A growing number of WA public schools are banning homework for primary students so they can spend more time relaxing, reading and playing.
At least four schools have introduced official “no homework” policies — all they ask of students is to read a little each night, preferably with their parents, shares ABC news.
They argue homework is of no benefit to younger children and can even be detrimental because it gets in the way of important family and recreation time, which allows children to recharge their batteries after a busy day of learning at school.
Bramfield Park Primary School, in the Perth suburb of Maddington, introduced its no homework policy last year, but it came with strings attached.
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Principal Jayne Murray said the school wanted children reading or being read to every night, getting out and playing rather than being glued to a screen, and also getting a good night’s sleep.
“There’s lots of research to show that doing extra homework doesn’t have an educational benefit for our students,” Ms Murray said.
“They work really hard when they’re here everyday. They’re on task, they’re really learning a lot, so we think after school is a time to do something else, not be on their screens but get outside and play.
“It’s a stress for parents, it’s a stress for teachers.
“Finding that time to sit down with your child is difficult if you’re busy.”
She said only a small number of parents requested homework for their children and the school directed them to online learning resources including ABC Reading Eggs and Mathletics, or encouraged them to get a tutor.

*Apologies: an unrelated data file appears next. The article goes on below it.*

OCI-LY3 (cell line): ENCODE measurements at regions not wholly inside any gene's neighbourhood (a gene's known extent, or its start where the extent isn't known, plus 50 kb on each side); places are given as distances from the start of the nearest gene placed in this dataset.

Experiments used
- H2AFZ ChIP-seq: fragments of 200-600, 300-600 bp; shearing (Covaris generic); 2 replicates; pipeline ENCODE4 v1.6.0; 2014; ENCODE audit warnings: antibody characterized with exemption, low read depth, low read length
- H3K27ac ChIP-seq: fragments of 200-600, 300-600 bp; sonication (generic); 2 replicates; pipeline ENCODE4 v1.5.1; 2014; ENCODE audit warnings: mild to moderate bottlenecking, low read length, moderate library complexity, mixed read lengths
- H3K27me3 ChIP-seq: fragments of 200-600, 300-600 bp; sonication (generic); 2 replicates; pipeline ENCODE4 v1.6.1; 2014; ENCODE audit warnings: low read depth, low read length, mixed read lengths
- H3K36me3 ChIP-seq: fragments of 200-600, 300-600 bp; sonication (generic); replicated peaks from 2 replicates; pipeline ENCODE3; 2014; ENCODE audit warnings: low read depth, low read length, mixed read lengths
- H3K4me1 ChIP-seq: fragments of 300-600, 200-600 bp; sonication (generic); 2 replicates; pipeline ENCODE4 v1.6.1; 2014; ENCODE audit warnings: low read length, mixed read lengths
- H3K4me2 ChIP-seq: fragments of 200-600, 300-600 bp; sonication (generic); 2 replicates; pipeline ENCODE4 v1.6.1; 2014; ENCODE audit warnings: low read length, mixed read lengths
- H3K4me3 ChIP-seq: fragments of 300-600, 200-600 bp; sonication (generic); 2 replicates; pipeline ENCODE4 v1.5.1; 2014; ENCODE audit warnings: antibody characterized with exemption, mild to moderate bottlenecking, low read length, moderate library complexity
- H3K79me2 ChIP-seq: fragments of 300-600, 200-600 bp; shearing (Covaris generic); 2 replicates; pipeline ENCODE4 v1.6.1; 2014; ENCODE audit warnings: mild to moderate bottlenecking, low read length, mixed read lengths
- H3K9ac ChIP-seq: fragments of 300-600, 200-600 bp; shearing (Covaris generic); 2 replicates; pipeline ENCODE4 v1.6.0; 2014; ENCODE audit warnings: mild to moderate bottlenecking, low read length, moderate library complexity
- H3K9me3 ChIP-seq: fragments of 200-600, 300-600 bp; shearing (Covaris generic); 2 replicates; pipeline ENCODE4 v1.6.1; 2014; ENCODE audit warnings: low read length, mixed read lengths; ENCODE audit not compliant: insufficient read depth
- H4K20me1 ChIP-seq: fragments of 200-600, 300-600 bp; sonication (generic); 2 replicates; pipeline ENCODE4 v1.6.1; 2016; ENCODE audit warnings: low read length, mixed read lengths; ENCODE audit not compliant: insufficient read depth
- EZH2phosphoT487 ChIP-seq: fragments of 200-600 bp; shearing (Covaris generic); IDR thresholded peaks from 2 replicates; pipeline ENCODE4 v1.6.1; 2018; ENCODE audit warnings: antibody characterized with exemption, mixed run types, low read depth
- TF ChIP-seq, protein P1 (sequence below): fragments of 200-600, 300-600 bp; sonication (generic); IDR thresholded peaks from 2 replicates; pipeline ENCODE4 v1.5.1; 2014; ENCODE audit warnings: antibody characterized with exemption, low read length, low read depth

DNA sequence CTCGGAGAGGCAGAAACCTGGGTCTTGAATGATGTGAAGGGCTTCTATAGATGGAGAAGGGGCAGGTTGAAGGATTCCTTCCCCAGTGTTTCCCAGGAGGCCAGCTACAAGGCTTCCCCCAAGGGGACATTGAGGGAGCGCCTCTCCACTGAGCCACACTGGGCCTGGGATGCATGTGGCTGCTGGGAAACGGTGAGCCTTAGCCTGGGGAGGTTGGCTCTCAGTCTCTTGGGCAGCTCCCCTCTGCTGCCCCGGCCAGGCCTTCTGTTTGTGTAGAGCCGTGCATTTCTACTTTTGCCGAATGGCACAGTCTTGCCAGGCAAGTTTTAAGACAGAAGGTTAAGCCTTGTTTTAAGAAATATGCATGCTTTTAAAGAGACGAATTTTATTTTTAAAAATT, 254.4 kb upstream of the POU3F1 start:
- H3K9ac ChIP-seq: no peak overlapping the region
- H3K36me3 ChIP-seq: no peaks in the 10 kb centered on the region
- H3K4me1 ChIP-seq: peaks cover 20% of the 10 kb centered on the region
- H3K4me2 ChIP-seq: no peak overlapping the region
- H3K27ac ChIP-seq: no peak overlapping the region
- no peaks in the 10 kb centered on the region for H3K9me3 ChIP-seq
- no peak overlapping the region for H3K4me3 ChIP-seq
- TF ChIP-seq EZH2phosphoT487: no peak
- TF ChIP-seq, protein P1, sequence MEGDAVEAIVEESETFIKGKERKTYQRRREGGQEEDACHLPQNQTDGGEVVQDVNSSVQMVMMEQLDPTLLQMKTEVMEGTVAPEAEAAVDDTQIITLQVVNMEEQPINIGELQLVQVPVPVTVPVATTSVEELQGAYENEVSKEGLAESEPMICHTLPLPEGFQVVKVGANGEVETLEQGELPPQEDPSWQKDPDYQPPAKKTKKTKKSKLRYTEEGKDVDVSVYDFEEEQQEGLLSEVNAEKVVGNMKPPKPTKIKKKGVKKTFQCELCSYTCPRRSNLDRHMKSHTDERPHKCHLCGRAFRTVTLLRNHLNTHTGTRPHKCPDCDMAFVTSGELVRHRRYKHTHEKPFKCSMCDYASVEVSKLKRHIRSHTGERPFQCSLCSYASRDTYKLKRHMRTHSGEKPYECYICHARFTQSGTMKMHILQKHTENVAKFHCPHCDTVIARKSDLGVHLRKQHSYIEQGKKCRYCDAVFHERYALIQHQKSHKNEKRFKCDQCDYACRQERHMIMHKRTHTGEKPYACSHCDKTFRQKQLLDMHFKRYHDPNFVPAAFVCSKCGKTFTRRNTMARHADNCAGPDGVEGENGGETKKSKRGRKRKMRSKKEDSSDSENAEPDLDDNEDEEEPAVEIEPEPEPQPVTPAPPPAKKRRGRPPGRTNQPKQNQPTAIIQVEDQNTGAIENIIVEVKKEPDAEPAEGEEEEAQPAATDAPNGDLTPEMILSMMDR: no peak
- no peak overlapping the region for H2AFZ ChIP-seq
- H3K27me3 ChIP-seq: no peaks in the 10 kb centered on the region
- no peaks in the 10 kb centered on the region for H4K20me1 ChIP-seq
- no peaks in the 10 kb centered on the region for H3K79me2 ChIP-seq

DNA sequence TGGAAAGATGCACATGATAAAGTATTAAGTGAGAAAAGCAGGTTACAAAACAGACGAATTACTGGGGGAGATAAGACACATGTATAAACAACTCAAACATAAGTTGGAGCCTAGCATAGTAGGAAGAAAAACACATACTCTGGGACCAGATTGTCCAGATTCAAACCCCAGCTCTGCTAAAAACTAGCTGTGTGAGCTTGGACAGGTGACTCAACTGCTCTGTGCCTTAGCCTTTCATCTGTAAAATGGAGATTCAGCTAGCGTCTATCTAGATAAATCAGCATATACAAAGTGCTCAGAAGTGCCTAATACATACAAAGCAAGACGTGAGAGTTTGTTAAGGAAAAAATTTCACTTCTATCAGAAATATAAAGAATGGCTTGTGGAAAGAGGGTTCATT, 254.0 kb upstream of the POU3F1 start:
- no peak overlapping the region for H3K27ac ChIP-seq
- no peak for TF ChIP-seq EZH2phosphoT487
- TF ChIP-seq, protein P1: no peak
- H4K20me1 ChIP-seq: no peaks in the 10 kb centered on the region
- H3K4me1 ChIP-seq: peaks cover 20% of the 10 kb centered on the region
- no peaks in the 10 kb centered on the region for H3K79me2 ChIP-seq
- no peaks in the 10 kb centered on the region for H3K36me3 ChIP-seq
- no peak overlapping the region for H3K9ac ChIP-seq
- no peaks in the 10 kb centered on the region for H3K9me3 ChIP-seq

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However Glenn Savage, a senior lecturer in education policy at the University of Western Australia argues. “I think there are some problems with the blanket-ban approach to homework,” Dr Savage said.
“What we should be doing is trying to inspire all teachers to understand what good homework practices look like, and then rolling that out across all schools and across all classrooms.
“You wouldn’t want to go from Year 6 having no homework, having never heard of the concept, to suddenly going to high school in Year 7 and being given homework every night, and not know how to be an effective learner when it comes to that.”
As a mum of both a primary and high school age child (grade 3 and grade 8) I can honestly say neither of them are expected to do homework.
The primary school child is encouraged to read, and do times tables if he wants. But there is no pressure at all.
The high school child has rarely had anything at all over the past two years. I must admit I have been very surprised for high school. I keep expecting it to come, maybe in grade 9 and 10?
Do you think children should be doing homework?
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